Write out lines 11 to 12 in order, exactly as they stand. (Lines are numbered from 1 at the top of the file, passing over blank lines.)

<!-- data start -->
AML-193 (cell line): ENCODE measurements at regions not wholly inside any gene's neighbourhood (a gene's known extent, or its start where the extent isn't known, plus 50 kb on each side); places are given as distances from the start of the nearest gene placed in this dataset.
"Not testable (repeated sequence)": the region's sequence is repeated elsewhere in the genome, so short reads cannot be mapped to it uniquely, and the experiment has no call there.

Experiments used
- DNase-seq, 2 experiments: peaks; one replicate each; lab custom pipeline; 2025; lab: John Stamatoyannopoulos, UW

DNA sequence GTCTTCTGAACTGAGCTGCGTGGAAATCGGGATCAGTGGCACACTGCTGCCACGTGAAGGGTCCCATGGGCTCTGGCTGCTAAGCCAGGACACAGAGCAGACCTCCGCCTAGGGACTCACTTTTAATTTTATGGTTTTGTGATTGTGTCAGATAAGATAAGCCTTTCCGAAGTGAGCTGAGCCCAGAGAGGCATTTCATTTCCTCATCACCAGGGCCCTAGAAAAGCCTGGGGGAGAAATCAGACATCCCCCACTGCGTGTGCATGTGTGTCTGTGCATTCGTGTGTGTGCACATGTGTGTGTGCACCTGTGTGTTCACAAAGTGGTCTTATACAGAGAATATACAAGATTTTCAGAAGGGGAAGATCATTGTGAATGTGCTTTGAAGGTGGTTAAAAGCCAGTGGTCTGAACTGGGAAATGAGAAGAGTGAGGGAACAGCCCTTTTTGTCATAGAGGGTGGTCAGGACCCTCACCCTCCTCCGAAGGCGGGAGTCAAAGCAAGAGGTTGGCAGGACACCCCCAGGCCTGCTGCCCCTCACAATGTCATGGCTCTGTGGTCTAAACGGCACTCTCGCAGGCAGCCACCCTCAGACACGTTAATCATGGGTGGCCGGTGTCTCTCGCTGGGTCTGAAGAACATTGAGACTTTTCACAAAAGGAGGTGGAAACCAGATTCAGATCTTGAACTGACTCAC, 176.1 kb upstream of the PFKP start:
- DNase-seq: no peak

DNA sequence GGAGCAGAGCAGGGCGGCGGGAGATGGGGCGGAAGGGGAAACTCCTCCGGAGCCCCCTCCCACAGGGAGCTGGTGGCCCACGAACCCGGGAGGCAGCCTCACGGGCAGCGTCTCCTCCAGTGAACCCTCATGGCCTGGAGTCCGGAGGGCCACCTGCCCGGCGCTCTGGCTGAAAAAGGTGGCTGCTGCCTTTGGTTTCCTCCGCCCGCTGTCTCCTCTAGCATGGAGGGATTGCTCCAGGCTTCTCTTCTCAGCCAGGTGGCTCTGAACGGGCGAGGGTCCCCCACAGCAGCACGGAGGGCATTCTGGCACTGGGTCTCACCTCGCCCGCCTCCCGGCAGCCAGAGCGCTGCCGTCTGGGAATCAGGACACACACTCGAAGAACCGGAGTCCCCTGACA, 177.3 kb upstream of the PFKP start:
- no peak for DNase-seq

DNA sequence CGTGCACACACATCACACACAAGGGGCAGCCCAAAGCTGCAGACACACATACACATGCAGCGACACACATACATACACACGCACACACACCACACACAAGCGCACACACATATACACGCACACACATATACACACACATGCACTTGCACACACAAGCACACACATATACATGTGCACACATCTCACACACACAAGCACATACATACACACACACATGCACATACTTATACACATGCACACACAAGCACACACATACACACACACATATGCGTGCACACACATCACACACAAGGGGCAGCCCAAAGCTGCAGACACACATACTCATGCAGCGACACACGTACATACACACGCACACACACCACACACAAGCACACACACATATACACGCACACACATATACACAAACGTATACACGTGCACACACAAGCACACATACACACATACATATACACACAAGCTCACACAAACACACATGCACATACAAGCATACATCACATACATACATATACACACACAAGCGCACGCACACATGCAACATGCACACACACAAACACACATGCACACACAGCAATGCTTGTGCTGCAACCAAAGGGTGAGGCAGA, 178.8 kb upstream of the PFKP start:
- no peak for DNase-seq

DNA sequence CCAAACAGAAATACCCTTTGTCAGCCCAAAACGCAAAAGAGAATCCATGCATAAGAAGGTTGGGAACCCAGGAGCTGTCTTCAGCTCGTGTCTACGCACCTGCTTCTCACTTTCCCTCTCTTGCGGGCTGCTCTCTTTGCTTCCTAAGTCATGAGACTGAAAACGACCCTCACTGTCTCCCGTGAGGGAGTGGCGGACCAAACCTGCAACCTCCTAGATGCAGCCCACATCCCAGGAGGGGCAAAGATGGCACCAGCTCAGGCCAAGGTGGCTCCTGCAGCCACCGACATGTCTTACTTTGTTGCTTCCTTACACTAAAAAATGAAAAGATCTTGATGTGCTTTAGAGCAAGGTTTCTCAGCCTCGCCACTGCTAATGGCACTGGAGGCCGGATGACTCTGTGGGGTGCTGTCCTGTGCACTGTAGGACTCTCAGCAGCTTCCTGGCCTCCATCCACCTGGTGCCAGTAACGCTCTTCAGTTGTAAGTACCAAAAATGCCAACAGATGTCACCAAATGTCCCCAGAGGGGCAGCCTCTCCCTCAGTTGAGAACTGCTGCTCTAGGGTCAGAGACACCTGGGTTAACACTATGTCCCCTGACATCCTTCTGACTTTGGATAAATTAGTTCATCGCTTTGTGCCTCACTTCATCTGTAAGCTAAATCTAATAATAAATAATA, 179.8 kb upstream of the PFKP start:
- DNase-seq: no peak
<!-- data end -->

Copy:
DNA sequence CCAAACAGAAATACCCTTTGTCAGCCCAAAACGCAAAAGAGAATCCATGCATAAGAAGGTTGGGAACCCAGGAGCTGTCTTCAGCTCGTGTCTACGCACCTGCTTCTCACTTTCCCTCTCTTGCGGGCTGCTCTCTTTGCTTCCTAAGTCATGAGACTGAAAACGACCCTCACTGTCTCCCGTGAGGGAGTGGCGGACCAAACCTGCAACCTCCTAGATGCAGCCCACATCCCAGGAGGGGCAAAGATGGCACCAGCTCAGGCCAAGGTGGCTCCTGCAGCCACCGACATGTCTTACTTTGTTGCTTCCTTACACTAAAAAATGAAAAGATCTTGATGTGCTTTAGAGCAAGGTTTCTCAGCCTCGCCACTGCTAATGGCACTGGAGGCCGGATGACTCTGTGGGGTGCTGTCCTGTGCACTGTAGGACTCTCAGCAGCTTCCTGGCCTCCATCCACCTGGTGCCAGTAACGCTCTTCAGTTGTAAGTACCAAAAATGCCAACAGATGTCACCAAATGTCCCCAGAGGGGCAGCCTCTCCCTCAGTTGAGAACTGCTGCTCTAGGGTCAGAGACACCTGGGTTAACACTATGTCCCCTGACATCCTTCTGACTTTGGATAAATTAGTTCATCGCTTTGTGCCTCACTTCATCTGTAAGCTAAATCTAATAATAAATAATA, 179.8 kb upstream of the PFKP start:
- DNase-seq: no peak